Q: Were/are there any specific triggers for you in the dance studio?


A: I think, although I was not the one with an eating disorder, it was sometimes very triggering for me to be in the ballet studio because it reminded me of my sisters not being able to dance when they were recovering from their eating disorders. Also, I sometimes took on so much of the pain and anxiety and feelings of my sister that I would sometimes have those eating disorder thoughts while dancing- judging my appearance and my body and feeling like I needed to change it. These feelings were not something that I could change externally or on my own. Instead, I asked for help coping with these feelings and decided to go to therapy. This was probably the best decision I ever made. Therapy has been a safe space for me to express all of my thoughts and emotions without judgment, and since I started going to therapy, I have been able to heal from that role of being the sibling of someone with an eating disorder and how it affected my self-confidence and acceptance. I am incredibly fortunate and grateful that my family has been supportive and understanding of my need to see a therapist.


Q: What has helped(s) you cope and work through the hard times?


A: I do not regret taking on the role of supporting my sister through her eating disorder, but it has nevertheless lingered in different ways. Once she started not needing me as much, I found that I was hyper-aware of anything that might trigger her, because I was so worried that she would just spiral. Also, I just think the trauma of witnessing everything my sisters went through really took a toll on my mental health. I had become hyper-aware of possible eating disorder triggers and constantly felt worried that I would do or say something to make my sister slip back into her eating disorder. I had to learn how to not feel responsible or blame myself if she ever had a setback. I think that started with me being honest with her about how I was feeling and talking to a therapist.


Q: What would you say to someone who is struggling?


A: Don’t ever feel ashamed or guilty for having an eating disorder- it is not your fault. Also, know that you are not a burden to others, and you are not alone in this. Seek help, seek therapy, seek relationships with people that positively impact you. Also, follow accounts on Instagram that post affirmations and eating disorder recovery motivation. Some that I follow are the @eatingdisordercenter, @Jenniferrollin, @eatingrecovery, and @edrecoveryblog. Please just know that you are so loved, and you deserve recovery.


Q: Do you have any advice for other dancers when it comes to their eating disorder recoveries?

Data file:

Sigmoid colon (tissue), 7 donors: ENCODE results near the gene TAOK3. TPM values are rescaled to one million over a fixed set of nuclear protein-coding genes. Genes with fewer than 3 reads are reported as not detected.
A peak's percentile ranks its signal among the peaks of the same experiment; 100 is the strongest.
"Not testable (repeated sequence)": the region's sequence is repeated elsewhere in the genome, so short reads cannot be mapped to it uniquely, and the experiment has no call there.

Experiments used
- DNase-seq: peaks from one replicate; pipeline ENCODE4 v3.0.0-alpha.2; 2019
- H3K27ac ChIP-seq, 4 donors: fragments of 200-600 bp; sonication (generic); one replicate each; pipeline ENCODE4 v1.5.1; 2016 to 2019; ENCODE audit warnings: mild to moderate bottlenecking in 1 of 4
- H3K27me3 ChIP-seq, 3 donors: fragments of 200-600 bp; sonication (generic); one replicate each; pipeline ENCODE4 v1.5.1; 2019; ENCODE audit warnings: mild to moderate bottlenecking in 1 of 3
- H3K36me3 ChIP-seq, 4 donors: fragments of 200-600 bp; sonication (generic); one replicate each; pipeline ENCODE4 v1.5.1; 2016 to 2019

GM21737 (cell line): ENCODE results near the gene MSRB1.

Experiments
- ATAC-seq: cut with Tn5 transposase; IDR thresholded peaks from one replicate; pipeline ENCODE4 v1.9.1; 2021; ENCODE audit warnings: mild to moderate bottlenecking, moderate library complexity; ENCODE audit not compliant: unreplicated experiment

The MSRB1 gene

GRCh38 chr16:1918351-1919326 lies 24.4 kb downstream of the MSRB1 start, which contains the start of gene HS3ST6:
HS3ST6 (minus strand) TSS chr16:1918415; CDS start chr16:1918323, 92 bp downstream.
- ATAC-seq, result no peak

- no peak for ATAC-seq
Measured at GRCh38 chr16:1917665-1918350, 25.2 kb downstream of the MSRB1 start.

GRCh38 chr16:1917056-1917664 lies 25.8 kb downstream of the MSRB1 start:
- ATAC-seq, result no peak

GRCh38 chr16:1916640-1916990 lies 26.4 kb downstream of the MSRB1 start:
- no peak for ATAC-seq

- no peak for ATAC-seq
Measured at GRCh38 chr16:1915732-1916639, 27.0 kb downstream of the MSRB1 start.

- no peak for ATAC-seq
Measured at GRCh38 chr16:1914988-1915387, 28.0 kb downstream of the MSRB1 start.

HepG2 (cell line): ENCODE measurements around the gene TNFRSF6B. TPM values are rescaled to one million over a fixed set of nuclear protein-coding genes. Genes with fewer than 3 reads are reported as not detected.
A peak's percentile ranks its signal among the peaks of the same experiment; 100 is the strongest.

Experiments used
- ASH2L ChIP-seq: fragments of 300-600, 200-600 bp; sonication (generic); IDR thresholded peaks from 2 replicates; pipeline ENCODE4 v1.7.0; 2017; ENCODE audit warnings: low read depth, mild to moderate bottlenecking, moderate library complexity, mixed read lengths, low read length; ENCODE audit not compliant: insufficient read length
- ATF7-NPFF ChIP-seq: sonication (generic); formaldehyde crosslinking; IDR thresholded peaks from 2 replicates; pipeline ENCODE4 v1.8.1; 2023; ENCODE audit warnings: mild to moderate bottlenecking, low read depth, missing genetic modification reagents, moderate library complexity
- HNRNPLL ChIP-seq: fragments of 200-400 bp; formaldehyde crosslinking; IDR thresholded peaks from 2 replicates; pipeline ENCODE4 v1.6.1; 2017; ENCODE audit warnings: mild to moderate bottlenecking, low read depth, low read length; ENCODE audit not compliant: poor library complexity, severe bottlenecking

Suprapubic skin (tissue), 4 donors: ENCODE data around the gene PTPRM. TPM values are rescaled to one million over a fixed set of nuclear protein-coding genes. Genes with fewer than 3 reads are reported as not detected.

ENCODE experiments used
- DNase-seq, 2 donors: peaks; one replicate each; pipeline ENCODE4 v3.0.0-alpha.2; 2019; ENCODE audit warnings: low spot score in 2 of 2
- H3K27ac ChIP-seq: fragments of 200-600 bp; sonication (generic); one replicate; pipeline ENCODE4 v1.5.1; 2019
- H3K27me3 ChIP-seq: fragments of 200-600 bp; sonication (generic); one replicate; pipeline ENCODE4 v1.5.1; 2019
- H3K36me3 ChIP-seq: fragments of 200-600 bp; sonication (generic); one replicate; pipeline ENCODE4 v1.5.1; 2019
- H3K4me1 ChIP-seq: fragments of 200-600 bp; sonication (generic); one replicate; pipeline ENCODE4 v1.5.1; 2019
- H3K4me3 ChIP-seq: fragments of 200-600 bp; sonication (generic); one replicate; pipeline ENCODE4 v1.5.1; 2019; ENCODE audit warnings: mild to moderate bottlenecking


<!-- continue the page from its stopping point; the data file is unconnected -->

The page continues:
A: My advice would be to know that it is not a linear journey, and the setbacks you have do not mean you can’t fully recover. Remind yourself that recovery is possible- and when you attain recovery you will have joy and fulfillment that your eating disorder can never give you.


Q: What have you learned about yourself through this interview experience?


A: I have learned that while it can be scary to share so much about myself and my experience having two sisters with eating disorders, it is worth it, even if it helps just one other person. And I know that there are not a ton of resources out there for siblings of individuals with eating disorders, so by talking about what I have experienced there is a chance I am helping other people know that they are not alone.


Q: Do you feel there is stigma around eating disorders in dance?


A: Absolutely, I think there is a stigma. In ballet especially, you are expected to look a certain way and have a certain body type. A lot of dance teachers will determine if a dancer should move up a level based on appearance and body type, rather than the dancer’s amount of dedication and hard work. Also, the general criticism and perfectionism that happens in the dance world cause dancers to have these expectations about themselves that are impossible to achieve, unless of course (as reinforced by teachers), you look the way professional companies and studios want you to look. In reality, dance should be a beautiful activity that gives students free creative and emotional expression.


Q: What do you think we can do to decrease stigma and increase awareness?


A: I think we need to be able to openly talk about it. We need to talk about eating disorders in dance just as much as we need to talk about sexual assault, PTSD, domestic violence and abuse, suicide, depression, and anxiety. When we talk about these subjects of mental health, we are actively reducing the shame and guilt that the people struggling often feel. Also, when we start conversations we are educating others. I think that is also why no one wants to talk about eating disorders in dance because it is an issue that can be difficult to understand when you haven’t experienced it or know someone who’s experienced it. It can be scary and hard to initiate a conversation about mental health, but the more you do it, the easier it becomes and the more you have the power to decrease the stigma associated with it.